It is not easy to capture a writer’s creative process in a movie, especially when the artist was determined to stay out of the public eye. Danny Strong took on that task in his Rebel in the Rye, the story of J. D. Salinger’s coming of age as a writer, culminating in the publication of Catcher in the Rye, and the protagonist Holden Caulfield’s curious effect on readers. As the film illustrates, fans stalked Salinger, wearing Caulfield’s red hunting hat and proclaiming in so many words, Holden Caulfield, c’est moi.
A first time director, Danny Strong, well known as an actor and screenwriter (The Butler, The Hunger Games, among his many credits), based the work on Kenneth Slawenski’s critical biography, and was challenged to complete shooting in 26 days, he told me at the movie’s premiere at Metrograph this week.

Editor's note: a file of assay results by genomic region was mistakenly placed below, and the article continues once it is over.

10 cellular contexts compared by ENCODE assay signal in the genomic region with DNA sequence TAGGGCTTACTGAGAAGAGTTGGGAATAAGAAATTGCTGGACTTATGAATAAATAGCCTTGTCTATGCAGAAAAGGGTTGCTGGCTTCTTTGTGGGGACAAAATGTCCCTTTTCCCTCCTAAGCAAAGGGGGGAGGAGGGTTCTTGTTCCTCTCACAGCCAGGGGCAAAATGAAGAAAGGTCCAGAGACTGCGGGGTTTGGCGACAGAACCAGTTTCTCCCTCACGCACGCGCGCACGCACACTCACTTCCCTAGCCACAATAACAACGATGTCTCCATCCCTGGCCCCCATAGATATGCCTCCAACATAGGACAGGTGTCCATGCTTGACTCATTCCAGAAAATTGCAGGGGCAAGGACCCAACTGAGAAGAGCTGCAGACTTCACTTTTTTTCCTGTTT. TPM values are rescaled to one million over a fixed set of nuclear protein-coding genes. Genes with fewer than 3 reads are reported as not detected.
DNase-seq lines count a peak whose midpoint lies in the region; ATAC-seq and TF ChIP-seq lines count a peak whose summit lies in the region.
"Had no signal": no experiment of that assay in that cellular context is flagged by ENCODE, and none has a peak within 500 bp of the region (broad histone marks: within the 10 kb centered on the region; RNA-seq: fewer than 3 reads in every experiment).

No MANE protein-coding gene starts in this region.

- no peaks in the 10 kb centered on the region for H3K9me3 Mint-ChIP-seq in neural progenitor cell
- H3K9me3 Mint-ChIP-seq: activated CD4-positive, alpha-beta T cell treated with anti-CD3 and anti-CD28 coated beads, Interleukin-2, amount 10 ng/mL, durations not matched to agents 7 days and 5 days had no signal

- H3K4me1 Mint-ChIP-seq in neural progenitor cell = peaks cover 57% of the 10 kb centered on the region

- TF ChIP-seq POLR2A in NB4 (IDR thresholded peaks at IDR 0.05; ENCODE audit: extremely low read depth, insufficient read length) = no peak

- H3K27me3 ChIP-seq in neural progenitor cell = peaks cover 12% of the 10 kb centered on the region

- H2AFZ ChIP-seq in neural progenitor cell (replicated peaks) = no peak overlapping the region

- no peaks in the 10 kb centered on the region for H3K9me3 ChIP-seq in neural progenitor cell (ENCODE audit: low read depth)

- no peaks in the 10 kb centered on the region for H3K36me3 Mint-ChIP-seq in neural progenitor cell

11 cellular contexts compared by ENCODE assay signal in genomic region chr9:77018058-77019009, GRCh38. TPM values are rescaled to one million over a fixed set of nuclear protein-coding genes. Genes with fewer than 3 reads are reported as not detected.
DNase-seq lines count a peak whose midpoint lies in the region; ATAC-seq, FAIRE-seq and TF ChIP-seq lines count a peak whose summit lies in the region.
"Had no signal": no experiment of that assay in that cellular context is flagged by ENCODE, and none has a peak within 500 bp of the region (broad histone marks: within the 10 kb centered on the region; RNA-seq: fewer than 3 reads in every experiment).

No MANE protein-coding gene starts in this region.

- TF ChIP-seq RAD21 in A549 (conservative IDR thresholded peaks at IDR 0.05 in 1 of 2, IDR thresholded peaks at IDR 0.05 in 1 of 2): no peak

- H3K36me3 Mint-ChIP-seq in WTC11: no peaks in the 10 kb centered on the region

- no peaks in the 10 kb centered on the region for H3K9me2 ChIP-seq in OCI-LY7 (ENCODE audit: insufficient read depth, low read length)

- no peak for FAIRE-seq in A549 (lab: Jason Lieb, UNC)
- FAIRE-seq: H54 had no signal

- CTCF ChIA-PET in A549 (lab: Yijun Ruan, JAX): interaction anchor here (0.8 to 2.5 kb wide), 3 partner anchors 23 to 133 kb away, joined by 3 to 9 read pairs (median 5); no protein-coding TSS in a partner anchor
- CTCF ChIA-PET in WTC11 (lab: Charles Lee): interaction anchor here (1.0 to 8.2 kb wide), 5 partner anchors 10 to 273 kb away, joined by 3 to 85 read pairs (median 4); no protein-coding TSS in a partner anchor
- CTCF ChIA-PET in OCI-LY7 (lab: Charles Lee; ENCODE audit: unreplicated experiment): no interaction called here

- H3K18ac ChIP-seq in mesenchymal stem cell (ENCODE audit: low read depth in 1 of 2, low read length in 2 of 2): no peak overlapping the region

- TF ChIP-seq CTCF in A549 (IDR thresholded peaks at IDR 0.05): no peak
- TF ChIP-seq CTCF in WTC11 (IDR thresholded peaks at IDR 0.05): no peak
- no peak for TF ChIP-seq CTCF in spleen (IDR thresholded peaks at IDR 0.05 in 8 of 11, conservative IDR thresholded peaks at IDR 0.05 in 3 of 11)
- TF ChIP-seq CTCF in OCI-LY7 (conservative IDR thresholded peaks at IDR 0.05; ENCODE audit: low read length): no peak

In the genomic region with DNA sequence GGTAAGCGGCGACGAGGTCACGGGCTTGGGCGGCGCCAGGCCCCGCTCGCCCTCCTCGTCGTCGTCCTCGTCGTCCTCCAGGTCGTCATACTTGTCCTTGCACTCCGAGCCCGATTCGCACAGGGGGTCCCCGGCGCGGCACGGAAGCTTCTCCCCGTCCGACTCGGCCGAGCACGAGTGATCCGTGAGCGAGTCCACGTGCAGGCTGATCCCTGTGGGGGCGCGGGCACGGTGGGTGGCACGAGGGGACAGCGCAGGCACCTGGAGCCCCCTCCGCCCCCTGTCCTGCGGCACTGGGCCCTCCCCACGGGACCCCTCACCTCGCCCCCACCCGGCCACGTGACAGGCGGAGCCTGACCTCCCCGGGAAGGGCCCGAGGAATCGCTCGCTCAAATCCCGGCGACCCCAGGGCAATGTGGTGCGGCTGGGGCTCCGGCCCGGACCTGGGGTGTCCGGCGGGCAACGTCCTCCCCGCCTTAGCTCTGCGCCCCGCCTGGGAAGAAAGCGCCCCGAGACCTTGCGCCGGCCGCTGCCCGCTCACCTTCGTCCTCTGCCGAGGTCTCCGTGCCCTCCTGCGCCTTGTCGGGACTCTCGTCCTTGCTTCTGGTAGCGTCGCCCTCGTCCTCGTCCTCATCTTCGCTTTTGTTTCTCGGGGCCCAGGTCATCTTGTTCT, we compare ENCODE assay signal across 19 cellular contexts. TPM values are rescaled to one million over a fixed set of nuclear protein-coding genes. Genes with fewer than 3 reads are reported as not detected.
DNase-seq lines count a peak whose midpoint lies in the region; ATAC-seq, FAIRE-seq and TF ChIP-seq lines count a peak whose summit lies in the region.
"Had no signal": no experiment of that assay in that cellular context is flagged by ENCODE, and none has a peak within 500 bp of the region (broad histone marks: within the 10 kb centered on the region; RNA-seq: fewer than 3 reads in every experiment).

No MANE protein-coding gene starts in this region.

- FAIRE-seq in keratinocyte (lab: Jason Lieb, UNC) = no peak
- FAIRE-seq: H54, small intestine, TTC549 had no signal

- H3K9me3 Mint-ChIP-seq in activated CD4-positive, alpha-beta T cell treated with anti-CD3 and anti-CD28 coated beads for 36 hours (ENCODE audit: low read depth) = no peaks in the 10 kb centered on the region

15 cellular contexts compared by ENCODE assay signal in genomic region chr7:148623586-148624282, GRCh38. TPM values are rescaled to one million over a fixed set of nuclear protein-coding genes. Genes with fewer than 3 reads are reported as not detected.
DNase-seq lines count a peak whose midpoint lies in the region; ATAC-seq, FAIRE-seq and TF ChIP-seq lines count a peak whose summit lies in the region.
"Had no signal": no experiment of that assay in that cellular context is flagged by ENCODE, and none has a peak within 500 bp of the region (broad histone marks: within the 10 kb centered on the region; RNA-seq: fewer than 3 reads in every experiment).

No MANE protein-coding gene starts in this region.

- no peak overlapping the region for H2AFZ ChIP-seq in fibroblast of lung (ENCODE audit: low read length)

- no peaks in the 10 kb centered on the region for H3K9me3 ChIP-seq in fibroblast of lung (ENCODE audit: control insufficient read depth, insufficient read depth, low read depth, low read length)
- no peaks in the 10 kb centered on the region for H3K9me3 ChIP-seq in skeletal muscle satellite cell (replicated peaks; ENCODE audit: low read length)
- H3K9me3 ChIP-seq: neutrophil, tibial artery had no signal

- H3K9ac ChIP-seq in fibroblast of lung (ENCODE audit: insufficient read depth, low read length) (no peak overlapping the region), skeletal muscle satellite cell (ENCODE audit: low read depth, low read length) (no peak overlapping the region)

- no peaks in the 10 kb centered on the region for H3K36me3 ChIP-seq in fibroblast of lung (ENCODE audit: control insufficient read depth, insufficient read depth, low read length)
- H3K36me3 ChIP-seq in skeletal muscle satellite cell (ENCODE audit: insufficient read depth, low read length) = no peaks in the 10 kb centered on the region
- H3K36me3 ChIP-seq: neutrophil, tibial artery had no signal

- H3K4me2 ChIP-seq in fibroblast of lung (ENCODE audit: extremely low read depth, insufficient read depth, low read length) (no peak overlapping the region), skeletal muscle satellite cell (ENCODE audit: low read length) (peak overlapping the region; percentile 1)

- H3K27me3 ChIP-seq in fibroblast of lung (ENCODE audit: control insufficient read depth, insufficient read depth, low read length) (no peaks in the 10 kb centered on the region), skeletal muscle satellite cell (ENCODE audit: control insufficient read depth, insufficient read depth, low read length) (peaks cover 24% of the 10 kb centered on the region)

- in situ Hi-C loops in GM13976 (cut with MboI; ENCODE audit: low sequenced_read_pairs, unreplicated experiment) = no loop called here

Nicholas Hoult is charismatic and tortured as Salinger; Zoey Deutch as Eugene O’Neill’s daughter Oona, with whom he had a brief courtship plays coquette to perfection. Kevin Spacey as Salinger’s mentor, Sarah Paulson as his agent, and Brian d’Arcy James as editor Robert Giroux provide a fascinating if stylized glimpse into the book business. To prepare for his role, James interviewed writers and editors who knew Giroux, he said of his research.
Also on hand for the premiere: Gay Talese, Paul Haggis, Oren Moverman, Kristen Stewart, Barry Levinson. In this artsy crowd, one woman stood out: Jean Shafiroff, co-host of the event with IFC, in a one of a kind Oscar de la Renta adorned with lace and ruffles. She sometimes does cultural events, this socialite and philanthropist, told me. “I am fortunate to be able to give back. Besides, I love the book.”